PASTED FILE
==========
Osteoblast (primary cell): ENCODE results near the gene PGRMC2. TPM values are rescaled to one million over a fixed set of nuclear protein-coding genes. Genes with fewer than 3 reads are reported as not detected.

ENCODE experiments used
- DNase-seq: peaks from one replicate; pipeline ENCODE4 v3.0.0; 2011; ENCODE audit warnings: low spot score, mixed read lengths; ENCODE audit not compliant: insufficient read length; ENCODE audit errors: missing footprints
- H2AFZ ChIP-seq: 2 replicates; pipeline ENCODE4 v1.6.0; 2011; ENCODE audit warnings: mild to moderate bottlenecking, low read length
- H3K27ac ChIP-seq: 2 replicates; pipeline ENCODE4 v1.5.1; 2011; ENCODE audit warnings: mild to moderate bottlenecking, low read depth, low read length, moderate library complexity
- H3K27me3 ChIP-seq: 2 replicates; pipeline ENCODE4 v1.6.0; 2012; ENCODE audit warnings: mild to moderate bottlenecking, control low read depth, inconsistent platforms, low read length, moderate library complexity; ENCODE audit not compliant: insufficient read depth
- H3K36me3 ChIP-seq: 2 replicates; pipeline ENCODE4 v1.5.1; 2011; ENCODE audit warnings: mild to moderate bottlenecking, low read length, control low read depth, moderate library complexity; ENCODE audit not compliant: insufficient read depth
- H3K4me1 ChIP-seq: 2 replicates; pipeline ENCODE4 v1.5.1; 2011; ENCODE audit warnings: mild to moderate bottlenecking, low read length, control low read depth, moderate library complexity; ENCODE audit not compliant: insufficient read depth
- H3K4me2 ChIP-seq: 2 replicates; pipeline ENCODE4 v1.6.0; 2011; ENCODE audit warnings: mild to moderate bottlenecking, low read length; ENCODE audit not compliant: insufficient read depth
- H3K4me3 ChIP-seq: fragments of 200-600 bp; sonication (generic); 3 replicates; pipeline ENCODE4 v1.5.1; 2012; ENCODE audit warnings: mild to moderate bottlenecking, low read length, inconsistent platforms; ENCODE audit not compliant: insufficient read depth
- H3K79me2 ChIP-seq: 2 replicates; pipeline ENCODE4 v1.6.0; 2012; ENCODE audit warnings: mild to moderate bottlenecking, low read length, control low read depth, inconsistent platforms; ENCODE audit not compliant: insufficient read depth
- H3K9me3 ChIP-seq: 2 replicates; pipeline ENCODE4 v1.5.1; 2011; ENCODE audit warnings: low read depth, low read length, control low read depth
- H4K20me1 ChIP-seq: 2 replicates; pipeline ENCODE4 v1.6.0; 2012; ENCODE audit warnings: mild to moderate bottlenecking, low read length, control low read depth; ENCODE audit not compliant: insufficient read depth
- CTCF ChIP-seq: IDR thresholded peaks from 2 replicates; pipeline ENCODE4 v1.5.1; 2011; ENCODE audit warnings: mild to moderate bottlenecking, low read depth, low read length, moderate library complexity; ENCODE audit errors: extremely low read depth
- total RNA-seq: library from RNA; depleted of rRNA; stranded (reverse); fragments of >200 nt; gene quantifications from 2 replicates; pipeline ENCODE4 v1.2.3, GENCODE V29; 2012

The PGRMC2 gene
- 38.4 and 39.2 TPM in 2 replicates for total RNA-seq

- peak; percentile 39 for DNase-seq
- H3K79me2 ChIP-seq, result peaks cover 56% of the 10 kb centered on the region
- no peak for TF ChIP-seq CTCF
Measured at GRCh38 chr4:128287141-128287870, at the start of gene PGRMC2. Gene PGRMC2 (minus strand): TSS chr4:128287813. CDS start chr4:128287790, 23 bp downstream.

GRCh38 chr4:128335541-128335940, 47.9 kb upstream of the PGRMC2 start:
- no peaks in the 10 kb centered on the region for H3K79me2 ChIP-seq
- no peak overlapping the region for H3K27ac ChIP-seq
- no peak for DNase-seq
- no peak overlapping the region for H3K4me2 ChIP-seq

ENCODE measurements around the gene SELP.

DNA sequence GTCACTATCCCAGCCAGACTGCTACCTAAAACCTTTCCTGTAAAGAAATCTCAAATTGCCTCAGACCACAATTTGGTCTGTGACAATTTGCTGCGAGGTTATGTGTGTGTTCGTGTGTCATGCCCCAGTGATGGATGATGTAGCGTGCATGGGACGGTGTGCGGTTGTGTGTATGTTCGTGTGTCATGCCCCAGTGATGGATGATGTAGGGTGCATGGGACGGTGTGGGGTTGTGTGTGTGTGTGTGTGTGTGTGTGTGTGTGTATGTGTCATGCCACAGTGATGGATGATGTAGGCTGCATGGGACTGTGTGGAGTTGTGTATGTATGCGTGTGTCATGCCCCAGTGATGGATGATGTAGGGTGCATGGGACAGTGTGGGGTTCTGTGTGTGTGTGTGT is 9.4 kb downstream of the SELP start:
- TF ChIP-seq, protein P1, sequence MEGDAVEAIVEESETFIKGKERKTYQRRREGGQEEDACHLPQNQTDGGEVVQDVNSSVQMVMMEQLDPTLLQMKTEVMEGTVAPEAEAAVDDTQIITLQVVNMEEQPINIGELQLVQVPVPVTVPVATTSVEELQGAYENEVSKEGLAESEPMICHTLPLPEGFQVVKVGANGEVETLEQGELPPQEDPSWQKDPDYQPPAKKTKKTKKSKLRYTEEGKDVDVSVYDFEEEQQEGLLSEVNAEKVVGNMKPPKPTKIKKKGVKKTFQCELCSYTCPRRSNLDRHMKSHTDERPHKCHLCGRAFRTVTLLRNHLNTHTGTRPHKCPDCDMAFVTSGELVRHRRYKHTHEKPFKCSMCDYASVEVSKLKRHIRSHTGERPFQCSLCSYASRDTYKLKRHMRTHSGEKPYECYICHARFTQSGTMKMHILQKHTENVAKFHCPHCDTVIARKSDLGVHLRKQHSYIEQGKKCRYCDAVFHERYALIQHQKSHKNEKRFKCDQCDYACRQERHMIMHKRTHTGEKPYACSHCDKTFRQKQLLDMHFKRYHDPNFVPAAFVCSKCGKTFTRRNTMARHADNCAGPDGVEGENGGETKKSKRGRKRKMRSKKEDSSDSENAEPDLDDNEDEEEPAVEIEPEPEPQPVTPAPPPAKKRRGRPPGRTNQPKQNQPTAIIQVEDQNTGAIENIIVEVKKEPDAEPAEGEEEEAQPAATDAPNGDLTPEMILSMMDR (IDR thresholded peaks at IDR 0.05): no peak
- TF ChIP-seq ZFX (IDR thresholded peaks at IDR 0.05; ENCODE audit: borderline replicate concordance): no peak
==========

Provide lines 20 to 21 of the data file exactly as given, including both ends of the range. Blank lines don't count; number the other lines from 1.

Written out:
- no peak for TF ChIP-seq CTCF
Measured at GRCh38 chr4:128287141-128287870, at the start of gene PGRMC2. Gene PGRMC2 (minus strand): TSS chr4:128287813. CDS start chr4:128287790, 23 bp downstream.